To begin to examine the MT-binding properties of WHAMM, we assembled taxol-stabilized MTs from purified tubulin heterodimers and performed cosedimentation assays with MBP fusion proteins containing either full-length WHAMM or different WHAMM truncations (Fig. 1, A and B). (For simplicity, we will omit the abbreviation MBP when discussing these constructs in the rest of the paper.) These experiments demonstrated that all proteins containing the CC domain bound to MTs, whereas MBP alone and fusions containing just the WMD or PWCA domain did not (Fig. 1 B).
To measure the affinity and stoichiometry with which WHAMM engages MTs, we performed cosedimentation assays using full-length WHAMM, its isolated CC domain, and MTs at a range of concentrations. WHAMM bound to MTs with a dissociation constant of 405 nM (Fig. 1 C), indicating that this interaction occurs with a fairly high affinity. At saturation, the molar ratio between WHAMM and tubulin heterodimers was ∼1:1 (Fig. 1 D). The CC domain also bound to MTs at 1:1 stoichiometry but with a twofold higher affinity than full-length WHAMM (Fig. 1, E and F).
To reveal the molecular details of the interactions between WHAMM and MTs, we examined complexes of MT with WHAMM (WHAMM::MT) and CC (CC::MT) by EM. Under both negative staining and vitrification conditions, MTs incubated with WHAMM or CC became thicker with obvious additional densities decorating the MT outer surface (Fig. 2, A and B). A WHAMM-decorated MT had a diameter of 40 nm compared with 24 nm for naked MTs (Fig. 2, C–E). Interestingly, we observed that at less than saturating concentrations of WHAMM, some MTs were fully decorated, whereas others remained naked (Fig. 2, A and B). A similar decoration pattern has also been observed for kinesin::MT complexes (Wendt et al., 2002).
When MTs polymerize in vitro, tubulin heterodimers align end to end to form a protofilament, and intact MTs typically assemble from 13–14 protofilaments. Notably, we observed examples of WHAMM::MT complexes in which only one side of the MT was decorated with WHAMM (Fig. 2 F), implying that some type of cooperativity might occur during WHAMM assembly along single protofilaments, a phenomenon that has also been seen for kinesin-decorated MTs (Wendt et al., 2002). The 1:1 stoichiometry that we observed in cosedimentation assays was also consistent with the possibility that WHAMM interacts with MTs along their heterodimeric tubulin lattice. To explore whether this was the case, we examined Fourier transforms of the electron micrographs of vitrified MTs that were fully decorated with WHAMM. In contrast to a naked MT, which only showed layer lines at 1/40 Å−1 corresponding to tubulin monomers, the WHAMM-decorated MTs showed clear layer lines at 1/80 Å−1, suggesting that WHAMM can differentiate α- and β-tubulin (Fig. 2 B).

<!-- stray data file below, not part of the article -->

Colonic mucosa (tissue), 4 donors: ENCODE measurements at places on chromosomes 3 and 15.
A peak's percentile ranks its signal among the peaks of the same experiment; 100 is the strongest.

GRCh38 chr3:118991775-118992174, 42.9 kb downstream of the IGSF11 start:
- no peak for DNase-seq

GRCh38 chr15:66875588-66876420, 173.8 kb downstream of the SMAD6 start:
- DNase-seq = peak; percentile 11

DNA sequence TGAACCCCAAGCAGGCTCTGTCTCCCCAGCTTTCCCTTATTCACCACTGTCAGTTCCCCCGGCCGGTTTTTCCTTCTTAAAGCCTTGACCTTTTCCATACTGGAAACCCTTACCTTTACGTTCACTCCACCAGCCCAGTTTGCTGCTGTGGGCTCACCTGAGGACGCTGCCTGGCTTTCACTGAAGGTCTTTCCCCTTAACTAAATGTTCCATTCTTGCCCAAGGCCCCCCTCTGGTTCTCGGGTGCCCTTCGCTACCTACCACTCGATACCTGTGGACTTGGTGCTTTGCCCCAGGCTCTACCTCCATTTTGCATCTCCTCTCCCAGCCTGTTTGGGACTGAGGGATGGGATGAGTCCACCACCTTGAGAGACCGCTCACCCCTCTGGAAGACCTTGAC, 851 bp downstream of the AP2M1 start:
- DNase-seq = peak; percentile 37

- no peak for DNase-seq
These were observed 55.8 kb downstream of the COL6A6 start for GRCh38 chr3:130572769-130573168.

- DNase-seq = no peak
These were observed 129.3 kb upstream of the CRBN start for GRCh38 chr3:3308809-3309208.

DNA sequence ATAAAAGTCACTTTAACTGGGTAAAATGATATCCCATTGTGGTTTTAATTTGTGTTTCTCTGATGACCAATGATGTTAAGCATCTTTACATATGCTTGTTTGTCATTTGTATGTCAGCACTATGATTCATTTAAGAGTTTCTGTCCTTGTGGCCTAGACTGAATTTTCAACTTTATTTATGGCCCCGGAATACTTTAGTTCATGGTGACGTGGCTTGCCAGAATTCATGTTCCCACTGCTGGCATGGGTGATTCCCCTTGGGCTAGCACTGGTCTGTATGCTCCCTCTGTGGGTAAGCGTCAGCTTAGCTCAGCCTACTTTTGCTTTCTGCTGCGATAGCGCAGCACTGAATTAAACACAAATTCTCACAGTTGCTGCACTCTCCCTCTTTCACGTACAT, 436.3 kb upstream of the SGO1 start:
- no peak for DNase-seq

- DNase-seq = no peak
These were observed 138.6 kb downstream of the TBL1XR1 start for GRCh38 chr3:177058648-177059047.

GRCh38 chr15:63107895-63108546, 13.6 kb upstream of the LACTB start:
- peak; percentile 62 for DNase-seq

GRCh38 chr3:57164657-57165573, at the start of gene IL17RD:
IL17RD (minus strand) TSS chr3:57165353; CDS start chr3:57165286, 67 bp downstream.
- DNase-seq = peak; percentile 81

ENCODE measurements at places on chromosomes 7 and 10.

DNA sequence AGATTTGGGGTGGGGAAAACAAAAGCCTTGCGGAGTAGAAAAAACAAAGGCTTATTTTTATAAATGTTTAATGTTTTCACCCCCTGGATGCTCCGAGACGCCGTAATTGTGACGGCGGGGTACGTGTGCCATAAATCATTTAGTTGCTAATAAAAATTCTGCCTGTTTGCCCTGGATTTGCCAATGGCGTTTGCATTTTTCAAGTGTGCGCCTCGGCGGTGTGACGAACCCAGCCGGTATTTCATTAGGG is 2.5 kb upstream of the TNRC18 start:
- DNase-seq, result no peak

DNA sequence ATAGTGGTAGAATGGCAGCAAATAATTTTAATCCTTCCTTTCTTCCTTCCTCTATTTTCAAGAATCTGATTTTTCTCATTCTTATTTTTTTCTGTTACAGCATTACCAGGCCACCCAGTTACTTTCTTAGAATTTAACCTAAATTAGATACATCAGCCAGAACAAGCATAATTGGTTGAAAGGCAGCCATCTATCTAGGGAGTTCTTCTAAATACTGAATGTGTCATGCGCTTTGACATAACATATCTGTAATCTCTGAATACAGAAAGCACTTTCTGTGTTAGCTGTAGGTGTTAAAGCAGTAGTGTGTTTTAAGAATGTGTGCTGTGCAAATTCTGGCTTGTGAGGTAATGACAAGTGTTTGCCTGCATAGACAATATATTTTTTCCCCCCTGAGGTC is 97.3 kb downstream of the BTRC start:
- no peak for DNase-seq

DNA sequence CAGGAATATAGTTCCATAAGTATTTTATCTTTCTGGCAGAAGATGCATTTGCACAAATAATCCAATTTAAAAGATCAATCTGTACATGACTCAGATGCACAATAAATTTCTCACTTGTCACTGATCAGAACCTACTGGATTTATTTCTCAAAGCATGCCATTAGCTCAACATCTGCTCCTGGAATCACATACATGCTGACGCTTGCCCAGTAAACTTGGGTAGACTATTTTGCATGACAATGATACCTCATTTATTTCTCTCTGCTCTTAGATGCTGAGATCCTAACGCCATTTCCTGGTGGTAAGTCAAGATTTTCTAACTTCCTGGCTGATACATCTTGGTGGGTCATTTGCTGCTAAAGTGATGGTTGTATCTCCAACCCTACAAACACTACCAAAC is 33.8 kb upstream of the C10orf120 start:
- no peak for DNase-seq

Using single-particle approaches as in the analysis of other MT-binding proteins (Ramey et al., 2011b), we obtained 2D class averages of decorated MTs that displayed WHAMM densities on their outer surface (Fig. 2, D and E; and Fig. S1, A and B). WHAMM appeared bound to the periphery of tubulin heterodimers with a thin connection and a repeat of 80 Å along protofilaments. At larger radial distances, WHAMM densities enlarged and connected with each other along the protofilaments. Both 13- and 14-protofilament MTs were decorated, and Fourier transforms of their 2D class averages all showed a clear 1/80 Å−1 signal (Fig. 2, D and E). This analysis agreed very well with the 1:1 stoichiometry observed in binding assays.